i had a few 'aha' moments beyond the initial faffing around: Joe Mako and Richard Leeke's posts were probably the most inspiring for me.
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In addition to what Shawn said, here are ways I intentionally practiced:
- Find a viz you like on Tableau Public, an answered forum question or a blog post, then download the workbook, take it apart and put it back together.
- Find a viz you like on Tableau Public, an answered forum question or a blog post, then try to create a solution yourself w/out peeking at the answer. If you get to one, or get stuck, then still have the original to look at.
- Find an unanswered forum question, try to create a solution yourself, wait to see an answer.
- Start answering forum questions yourself.
I did buy the Kindle edition of Rapid Graphs with Tableau (it has color images, unlike the print edition) and found that to be useful at helping frame aspects of Tableau that weren't covered so well in the docs. I haven't looked at any of the more recent manuals.
I also copied intersting posts and links and took a ton of notes, I threw them together in a wiki at http://drawingwithnumbers.artisart.org/wiki/tableau. Additional resources are the The specified item was not found. and the TabWiki.
Bullet points 1-4 of what Shawn posted. Simply creating reports as requested and doing doing doing (a.k.a. PRACTICE)!
Attached is a training workbook that I put together while working at Tableau. It is a compilation of Tableau training resources that will get you from basics to advanced.
TrainingResources.twbx.zip 117.2 KB
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This isn't how I learned about Tableau, but it *really* helped me understand visualization.
Produced by Edward Tufte, "Teaching to see"
I'm also impressed by Stephen Few's "Information Dashboard Design".
Excellent Allan. Thx.
Hi Jen - I'm new here so it could be that I'm not seeing the download link. That training workbook you mention sounds like a tremendous help to those of us who are new to Tableau - would you mind reposting it? Thanks in advance!
Link was not visible from summary view on front page of community site, but was when I clicked through to this thread. Sorry!
Go to work for them! (I think I deserve "Correct Answer" on this response)
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A few other reflections in the summer of 2014 (while I'm preparing a presentation on getting good at Tableau for the Maine Tableau User Group in a couple of weeks):
Pick one or two areas of Tableau to learn at time, there are many: visualization design, dashboard interactivity (i.e. Filter Actions, etc.), calculations, mapping, shaping data (which often gets into SQL), performance for different data sources, working with really massive data sets, how to evangelize and build Tableau expertise in your company, administering Tableau Server, hacking Tableau's XML code, hacking Tableau Server, using the JS API, working with specific vertical industries and even sub-divisions of those, etc. There's a fabulous thread on learning Tableau and finding your niche at http://wannabeawesomeme.weebly.com/viz-a-viz/identity-crisis.
Another set of video options besides the online training are the videos from the Tableau Conferences, there are hours and hours of video out there from a number of the conferences.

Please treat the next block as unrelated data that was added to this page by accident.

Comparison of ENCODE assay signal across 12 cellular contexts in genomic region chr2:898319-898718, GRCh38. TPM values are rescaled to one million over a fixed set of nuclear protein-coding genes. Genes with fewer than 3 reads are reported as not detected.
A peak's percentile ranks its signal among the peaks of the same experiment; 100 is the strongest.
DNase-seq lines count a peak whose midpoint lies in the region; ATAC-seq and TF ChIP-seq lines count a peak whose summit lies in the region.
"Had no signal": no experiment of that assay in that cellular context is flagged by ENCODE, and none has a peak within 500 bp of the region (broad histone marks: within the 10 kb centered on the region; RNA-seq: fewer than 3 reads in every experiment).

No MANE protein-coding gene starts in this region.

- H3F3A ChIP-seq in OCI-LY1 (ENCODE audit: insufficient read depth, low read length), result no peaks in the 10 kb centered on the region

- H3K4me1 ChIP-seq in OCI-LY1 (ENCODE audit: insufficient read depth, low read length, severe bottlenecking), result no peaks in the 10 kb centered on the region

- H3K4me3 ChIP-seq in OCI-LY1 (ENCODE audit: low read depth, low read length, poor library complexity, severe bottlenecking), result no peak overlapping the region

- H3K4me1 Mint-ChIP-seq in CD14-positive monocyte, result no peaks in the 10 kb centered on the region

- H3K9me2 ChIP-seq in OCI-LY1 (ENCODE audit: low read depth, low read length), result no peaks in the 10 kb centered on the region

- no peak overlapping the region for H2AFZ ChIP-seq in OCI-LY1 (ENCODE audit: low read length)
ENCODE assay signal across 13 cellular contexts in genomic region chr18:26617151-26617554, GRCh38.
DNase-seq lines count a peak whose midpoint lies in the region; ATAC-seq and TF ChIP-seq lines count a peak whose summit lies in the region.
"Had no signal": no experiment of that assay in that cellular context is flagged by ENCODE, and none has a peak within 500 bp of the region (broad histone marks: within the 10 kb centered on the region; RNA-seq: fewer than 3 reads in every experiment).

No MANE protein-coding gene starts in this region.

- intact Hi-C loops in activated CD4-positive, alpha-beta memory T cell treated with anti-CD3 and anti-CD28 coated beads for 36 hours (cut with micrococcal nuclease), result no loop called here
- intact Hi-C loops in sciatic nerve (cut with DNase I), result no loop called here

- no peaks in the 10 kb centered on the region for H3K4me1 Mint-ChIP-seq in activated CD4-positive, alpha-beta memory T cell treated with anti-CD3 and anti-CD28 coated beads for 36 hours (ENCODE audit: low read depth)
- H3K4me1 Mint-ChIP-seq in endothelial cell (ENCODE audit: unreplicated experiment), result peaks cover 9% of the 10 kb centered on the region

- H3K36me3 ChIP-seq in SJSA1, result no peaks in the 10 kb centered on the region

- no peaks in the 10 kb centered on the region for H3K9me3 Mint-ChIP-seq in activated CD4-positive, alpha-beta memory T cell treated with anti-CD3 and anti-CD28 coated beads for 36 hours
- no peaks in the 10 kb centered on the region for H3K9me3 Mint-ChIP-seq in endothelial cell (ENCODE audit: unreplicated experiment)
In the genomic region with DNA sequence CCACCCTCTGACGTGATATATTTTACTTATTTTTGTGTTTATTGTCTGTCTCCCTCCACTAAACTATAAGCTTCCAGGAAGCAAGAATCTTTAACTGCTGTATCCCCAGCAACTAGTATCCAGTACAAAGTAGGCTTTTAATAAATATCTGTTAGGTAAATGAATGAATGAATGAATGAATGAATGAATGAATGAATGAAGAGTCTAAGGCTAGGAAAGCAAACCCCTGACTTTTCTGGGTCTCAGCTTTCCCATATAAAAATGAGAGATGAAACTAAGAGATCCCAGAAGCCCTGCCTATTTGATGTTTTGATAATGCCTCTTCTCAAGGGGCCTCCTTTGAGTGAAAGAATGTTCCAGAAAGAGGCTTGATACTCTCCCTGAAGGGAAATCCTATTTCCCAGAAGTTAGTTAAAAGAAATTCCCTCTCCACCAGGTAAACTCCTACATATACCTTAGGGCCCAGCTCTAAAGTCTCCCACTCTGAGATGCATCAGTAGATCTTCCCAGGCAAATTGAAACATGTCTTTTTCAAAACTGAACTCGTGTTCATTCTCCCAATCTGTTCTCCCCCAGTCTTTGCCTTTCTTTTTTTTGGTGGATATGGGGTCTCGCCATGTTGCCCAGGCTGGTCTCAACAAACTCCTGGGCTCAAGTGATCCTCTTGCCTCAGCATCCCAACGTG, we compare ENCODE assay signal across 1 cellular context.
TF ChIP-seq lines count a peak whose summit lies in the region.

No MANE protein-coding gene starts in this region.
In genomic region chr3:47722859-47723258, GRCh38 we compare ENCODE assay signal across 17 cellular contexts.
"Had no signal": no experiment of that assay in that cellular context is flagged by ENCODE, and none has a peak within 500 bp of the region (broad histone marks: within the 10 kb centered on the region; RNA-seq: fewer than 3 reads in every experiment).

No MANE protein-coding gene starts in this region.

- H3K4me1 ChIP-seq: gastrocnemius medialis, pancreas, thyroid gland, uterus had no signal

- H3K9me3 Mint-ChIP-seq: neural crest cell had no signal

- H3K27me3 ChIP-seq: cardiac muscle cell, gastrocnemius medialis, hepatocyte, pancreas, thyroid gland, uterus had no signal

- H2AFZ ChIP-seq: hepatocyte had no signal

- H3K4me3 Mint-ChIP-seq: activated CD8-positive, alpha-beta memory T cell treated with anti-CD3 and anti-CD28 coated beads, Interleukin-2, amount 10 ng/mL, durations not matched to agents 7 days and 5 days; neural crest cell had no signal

My own opinion is that the two best Tableau-specific books out there right now are murraydan885 (Daniel Murrary)'s Tableau Your Data and the Tableau manual, though I haven't read benjones0 (Ben Jones)'s book yet, I expect that will be excellent.
Learning data visualization is like learning how to communicate in a different language. As adult learners, we have to do more practicing of a new language in order to retain it, so try to embed some use of Tableau into your daily life. Maybe it's doing some analysis of your daughter's gymnastics team scores (yep, I did that), reading a Tableau blog every day, running the local office sports pool, carving out time to build new dashboards, etc.
Making connections and being active in the Tableau community (local user groups, the Tableau forums, Twitter, http://tableautalk.com/, etc.) can help you over the humps in Tableau learning because you'll know who you can go to for help.
Andy Kriebel recently spoke at the Atlanta Tableau User Group and talked about a common Tableau learning curve: We start with Tableau, after a few months we feel like we're doing pretty well, and then something happens (like diving into table calcs, or mapping, trying to improve our design skills, etc.) and we feel like we hardly know anything, and then we start climbing that curve again.
Also know that this path is a neverending one, because the variety of data and problems that Tableau is applied to is enormous and always expanding (never mind that Tableau regularly ships new releases with new features). To make a binary distinction, I think there are two kinds of Tableau "experts". There are the ones who call themselves experts and are consciously or unconsciously ignorant of how much they don't know, and the ones who will own up to knowing a lot about some areas of Tableau and then insert various caveats about what they don't know and what they are learning. One of the things that makes the Tableau community great is the vast majority of helpers fall into that latter group - however much we know, we're wanting and willing and ready to learn more, even if that means we have to challenge our assumptions and rethink what we thought we knew.
Great insight Jonathan.
You have touched all the dimensions of the topic in an amazing way.
After reading your article, I realize there is a pool of resources to hone our skills in Tableau.
And as mentioned by you, keep learning & keep contributing to the community.
A little bit of everything. Some books, videos, classroom etc... But mostly through practice, experimentation and working with other Tableau enthusiasts!